At first, she tells Laurey that she’s talking nonsense. When she hears about the stalking, she angrily shuts the conversation down. She doesn’t say Laurey’s wrong about Jud. It’s just that she doesn’t want to lose a good hired hand. It’s easier for her to believe that her niece is just a hysterical woman than it is for her to accept that Jud’s behavior is a problem.
At this point in the story, both Jud and Curly have been talking about and treating Laurey as if she’s nothing more than a trophy to be won to validate their masculinity and dominance. So when she reluctantly tells Curly she can’t go to the social with him, he angrily stalks off to Jud’s shack to “see what Jud has that I don’t.”
For a bit, Curly clearly just sees Jud as the socially quirky loner the town narrative dictates, and is thus confused as to how such a person can be a threat to him. It thankfully doesn’t take long for him to recognize Jud for what he really is: an entitled, dangerous predator.
At least we get a pretty amusing-though-morbid song out of this otherwise scary-as-hell scene.
Jud, in true predator fashion, gloats about the violence he’s enacted on the families of women who have scorned him, using the old “I know a guy who did this, and isn’t it the best thing ever?!” ploy. It hasn’t occured to him that a woman doesn’t owe him affection just because he wants her, or that it’s not normal for men to terrorize women who reject them. He clearly expects Curly to join in his fun and validate his belief that all men are like him.
Curly, repulsed by Jud’s violent misogyny, firmly lets him know that such behavior is despicable. (And that, gentlemen, is the only acceptable use of “not all men”: to let abusers know they don’t have blanket support among their fellow men.)
Jud instantaneously tries to intimidate and manipulate Curly into acceptance of his entitlement, or at least silence about it. When this doesn’t work, he quickly escalates to death threats. He’s met a peer with considerable influence who isn’t willing to navigate around the missing stair anymore, and his mask is unveiled.
I so appreciate Hugh Jackman’s acting in this scene. You can see the slow realization that Jud isn’t just a social misfit, the suspicion that he’s much more sinister. And the moment Jud violently reveals who he is, Curly isn’t amused anymore — he’s dead serious. All thoughts of his pride fall to the wayside as he realizes Laurey is in grave danger. She’s suddenly not a prize, but a person, and her safety becomes number one priority. Now that is how you ally.
At this point, I think it’s really difficult to make the case that Jud is still just a misunderstood socially inept every-man. Especially given what happens the next time he isolates Laurey.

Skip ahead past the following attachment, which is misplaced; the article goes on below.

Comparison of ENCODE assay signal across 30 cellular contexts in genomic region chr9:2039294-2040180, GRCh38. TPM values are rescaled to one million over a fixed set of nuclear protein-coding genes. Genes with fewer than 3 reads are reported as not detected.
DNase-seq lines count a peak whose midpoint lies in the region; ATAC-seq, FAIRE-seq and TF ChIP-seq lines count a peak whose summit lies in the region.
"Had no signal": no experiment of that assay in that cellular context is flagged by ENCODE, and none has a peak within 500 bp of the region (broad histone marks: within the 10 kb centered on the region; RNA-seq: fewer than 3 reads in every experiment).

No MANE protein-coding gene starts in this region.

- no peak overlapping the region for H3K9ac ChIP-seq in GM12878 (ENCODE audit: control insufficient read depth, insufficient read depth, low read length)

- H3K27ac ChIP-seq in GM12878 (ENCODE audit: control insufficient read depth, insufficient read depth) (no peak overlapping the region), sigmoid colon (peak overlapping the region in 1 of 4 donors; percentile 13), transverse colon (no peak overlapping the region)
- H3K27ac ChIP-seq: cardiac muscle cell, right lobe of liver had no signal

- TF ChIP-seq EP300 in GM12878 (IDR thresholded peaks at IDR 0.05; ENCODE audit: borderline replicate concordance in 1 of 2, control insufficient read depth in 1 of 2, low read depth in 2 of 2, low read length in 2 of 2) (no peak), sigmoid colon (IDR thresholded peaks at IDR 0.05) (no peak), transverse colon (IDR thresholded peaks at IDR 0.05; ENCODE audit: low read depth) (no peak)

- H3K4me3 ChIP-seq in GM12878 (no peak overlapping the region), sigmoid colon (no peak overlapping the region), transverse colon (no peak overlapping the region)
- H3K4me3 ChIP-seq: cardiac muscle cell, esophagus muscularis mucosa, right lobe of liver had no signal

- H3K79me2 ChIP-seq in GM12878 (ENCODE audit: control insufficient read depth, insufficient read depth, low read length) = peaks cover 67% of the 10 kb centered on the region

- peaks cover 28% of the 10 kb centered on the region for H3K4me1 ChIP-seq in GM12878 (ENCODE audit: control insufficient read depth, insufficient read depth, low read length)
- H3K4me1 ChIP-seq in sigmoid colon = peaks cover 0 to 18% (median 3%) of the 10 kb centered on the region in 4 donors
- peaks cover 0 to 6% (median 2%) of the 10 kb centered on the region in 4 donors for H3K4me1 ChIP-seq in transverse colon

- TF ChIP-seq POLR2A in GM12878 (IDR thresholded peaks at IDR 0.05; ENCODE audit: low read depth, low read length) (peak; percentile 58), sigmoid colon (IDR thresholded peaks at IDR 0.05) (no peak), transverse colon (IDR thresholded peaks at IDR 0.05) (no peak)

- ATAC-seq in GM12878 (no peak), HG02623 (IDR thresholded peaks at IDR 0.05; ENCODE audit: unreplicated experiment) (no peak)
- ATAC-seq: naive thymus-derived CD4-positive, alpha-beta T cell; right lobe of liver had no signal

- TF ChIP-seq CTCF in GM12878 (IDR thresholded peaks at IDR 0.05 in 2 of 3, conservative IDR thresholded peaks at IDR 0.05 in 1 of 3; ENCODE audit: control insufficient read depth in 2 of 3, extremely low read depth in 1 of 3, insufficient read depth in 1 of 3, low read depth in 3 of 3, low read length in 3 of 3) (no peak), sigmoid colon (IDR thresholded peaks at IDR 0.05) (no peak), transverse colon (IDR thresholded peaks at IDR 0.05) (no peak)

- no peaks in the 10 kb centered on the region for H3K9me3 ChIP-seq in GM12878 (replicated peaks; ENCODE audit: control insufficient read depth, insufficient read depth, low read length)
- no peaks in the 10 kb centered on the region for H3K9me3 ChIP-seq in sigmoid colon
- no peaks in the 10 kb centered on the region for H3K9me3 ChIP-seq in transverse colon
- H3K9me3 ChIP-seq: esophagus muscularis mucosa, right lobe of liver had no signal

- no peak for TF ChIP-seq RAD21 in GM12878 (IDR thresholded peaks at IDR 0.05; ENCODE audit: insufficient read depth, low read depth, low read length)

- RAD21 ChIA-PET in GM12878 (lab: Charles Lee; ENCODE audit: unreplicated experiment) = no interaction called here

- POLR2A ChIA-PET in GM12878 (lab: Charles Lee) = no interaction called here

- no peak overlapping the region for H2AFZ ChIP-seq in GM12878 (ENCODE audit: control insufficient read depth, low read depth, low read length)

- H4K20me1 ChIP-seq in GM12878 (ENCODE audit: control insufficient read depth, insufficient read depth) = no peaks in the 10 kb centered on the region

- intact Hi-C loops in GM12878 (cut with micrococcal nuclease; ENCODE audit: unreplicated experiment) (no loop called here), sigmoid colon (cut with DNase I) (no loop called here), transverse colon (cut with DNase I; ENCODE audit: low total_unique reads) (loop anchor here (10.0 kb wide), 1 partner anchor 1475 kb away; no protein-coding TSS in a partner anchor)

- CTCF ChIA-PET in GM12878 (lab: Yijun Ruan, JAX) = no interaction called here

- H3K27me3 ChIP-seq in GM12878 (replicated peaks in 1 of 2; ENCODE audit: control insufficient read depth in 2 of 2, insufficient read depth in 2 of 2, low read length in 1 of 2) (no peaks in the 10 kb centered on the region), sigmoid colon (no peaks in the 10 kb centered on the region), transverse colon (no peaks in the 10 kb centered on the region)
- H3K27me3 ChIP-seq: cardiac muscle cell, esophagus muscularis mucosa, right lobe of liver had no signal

Jud mentions how she acted when they were leaving for the box social and deduces that she doesn’t want to be alone with him. He clearly recognizes her social cues for what they are — and instead of accepting them, he tries to manipulate and coerce her into a romantic and physical relationship. And, just like he did with Curly, he resorts to threats and violence when he doesn’t get his way.
In general at this point, it seems the town accepts Laurey and Curly’s assertion that Jud’s a menace. I have to wonder if it’s because now the word of a respectable man is behind it. And yet, when Jud arrives at Laurey and Curly’s wedding, no one asks him to leave. The entire community is far too accustomed to skipping the missing stair. Rather than force him to leave, they actually allow him to publicly sexually assault Laurey at her own wedding under the guise of social obligation.
It’s this act, this public violation of someone (who just so happens to now be considered another man’s property), that is considered the tipping point at which the town is no longer willing to accept him.
We haven’t really come very far in the 70 years since the original musical was released. We as a culture still give more preference to predators than to their victims. We still value the appearance of unity and community more than we do safety, particularly if it means believing the word of a woman or a child over the word of someone who has more to offer us. This is seen again and again in instances of domestic violence, child abuse, sexual harassment and assault. We would rather silence victims and thus subjugate them to violence and terror than do the hard work of holding powerful abusers accountable for their violence.
I wish this weren’t case. Maybe, in another 70 years, we’ll have made some progress in our media and our world.